Kentucky can't afford health exchange or Medicaid expansion, senator says

12/26/2012 04:31 PM

Improving the health of Kentuckians, who as a group are among the sickest in the country, should be a priority for state leaders, one key senator said, but not at the risk of the state’s financial health, which is equally ailing.

“I think it’s critical that we take a look at those to see how we achieve that. I’m not sure that this would be the way that would be best-suited to Kentucky and be fiscally responsible for the state of Kentucky,” said Sen. Julie Denton, R-Louisville and chairman of the Senate Health and Welfare Committee, at 4:10 of the interview.

The biggest developments in public health care expected in 2013 are the creation of a health insurance exchange network and the decision to expand Medicaid — both offshoots of the Affordable Care Act.

Kentucky is one of 19 states moving forward with setting up a health benefits exchange. The exchanges will match up uninsured Kentuckians with private health insurance. Gov. Steve Beshear’s administration has used federal grants to cover the set-up costs and estimates the exchange will cost $39.5 million a year to run.

But Denton said she’s skeptical about those numbers. And she said she would prefer the federal government to set it up.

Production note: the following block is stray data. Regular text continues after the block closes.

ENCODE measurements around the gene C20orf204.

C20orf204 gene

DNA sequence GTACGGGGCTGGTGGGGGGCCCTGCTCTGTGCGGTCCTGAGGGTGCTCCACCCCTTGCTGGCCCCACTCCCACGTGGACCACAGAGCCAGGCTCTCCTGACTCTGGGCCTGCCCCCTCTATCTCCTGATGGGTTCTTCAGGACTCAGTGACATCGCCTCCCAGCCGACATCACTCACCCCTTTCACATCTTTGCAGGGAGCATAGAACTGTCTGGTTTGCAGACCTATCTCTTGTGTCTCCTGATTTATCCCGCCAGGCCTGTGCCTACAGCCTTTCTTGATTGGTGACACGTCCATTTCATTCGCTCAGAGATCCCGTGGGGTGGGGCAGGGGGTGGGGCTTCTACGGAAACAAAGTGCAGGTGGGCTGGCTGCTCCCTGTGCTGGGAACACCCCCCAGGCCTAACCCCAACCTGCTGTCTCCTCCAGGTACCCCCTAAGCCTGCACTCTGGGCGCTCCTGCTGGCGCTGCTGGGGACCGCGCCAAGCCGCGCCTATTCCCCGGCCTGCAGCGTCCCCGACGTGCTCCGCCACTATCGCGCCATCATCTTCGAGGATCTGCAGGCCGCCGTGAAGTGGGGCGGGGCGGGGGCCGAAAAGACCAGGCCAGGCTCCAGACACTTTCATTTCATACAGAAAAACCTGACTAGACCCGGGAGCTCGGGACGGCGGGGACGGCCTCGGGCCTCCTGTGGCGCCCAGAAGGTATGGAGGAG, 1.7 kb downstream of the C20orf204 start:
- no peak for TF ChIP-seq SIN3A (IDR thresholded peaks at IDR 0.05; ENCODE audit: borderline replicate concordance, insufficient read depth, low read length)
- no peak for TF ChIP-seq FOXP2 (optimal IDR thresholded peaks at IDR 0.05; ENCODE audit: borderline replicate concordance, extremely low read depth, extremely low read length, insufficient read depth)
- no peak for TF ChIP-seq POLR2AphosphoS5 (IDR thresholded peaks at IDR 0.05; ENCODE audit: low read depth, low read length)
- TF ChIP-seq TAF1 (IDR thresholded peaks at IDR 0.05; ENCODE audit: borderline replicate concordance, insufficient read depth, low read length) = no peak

“If they think this is such a wonderful plan, let them implement it. And I think it’s much better if you can implement it on a wide scale,” she said at 0:50. The legislature could decide to overrule the governor’s decision when the General Assembly convenes in January, she added.

There’s another reason she said she’d rather see the federal government try to set it up. (Watch at 1:40)

The Affordable Care Act calls for expanding Medicaid to cover those making up to 138 percent of the poverty rate — about $32,000 a year for a family of four. Under that provision, Kentucky could add 300,000 more people to its rolls, bringing the total to more than 1.1 million. That would mean about a quarter of Kentuckians would have their health covered by the Medicaid program.

The federal government would cover the entire tab of the expansion from 2014 until 2017 when the state would have to pick up 5 percent of the costs. From there, the state’s share would increase to 10 percent by 2020.

“Frankly, I don’t think we can afford to do it,” Denton said.


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